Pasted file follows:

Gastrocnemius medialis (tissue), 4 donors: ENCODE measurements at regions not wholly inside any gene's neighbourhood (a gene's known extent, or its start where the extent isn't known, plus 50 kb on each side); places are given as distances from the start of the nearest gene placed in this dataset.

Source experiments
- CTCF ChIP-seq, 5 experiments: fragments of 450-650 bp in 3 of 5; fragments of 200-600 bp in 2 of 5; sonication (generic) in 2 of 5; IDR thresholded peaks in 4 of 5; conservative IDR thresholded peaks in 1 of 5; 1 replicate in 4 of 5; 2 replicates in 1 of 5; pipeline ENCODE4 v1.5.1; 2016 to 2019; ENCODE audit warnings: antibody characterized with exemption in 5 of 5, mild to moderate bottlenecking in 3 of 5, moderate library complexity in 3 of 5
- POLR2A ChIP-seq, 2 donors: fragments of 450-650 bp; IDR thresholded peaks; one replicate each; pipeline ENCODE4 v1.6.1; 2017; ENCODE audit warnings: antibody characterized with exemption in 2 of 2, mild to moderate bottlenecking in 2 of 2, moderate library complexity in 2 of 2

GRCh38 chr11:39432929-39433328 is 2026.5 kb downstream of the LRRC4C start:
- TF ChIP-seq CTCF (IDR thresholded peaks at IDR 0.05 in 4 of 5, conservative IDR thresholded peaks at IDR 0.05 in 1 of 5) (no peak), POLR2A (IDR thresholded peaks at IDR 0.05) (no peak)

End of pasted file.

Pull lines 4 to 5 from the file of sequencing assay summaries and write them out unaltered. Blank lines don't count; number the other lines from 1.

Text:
- POLR2A ChIP-seq, 2 donors: fragments of 450-650 bp; IDR thresholded peaks; one replicate each; pipeline ENCODE4 v1.6.1; 2017; ENCODE audit warnings: antibody characterized with exemption in 2 of 2, mild to moderate bottlenecking in 2 of 2, moderate library complexity in 2 of 2

GRCh38 chr11:39432929-39433328 is 2026.5 kb downstream of the LRRC4C start: